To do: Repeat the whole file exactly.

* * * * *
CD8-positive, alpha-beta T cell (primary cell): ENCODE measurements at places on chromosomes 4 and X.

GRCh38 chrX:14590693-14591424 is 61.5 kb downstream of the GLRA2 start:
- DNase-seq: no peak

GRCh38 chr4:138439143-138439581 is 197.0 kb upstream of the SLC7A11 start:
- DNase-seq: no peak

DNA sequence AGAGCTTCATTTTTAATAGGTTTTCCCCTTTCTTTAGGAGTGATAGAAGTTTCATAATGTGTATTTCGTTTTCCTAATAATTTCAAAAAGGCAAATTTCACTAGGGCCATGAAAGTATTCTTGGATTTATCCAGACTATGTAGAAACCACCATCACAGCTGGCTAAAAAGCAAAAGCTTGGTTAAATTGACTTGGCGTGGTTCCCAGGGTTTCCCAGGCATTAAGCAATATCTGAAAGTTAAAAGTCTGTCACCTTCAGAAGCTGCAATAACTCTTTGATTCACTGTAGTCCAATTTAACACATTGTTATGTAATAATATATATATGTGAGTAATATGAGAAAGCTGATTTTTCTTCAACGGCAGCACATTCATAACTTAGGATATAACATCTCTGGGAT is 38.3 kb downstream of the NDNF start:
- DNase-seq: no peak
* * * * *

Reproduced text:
CD8-positive, alpha-beta T cell (primary cell): ENCODE measurements at places on chromosomes 4 and X.

GRCh38 chrX:14590693-14591424 is 61.5 kb downstream of the GLRA2 start:
- DNase-seq: no peak

GRCh38 chr4:138439143-138439581 is 197.0 kb upstream of the SLC7A11 start:
- DNase-seq: no peak

DNA sequence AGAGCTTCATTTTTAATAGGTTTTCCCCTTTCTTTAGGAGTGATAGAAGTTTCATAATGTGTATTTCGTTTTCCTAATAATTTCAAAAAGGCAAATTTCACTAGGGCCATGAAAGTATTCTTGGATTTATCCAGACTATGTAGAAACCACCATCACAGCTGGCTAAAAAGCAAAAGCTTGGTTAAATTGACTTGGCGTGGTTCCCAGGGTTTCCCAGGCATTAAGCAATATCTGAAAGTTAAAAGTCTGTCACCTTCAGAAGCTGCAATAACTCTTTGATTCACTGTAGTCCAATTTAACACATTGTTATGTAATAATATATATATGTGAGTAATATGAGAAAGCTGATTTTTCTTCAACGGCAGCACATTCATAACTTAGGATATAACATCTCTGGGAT is 38.3 kb downstream of the NDNF start:
- DNase-seq: no peak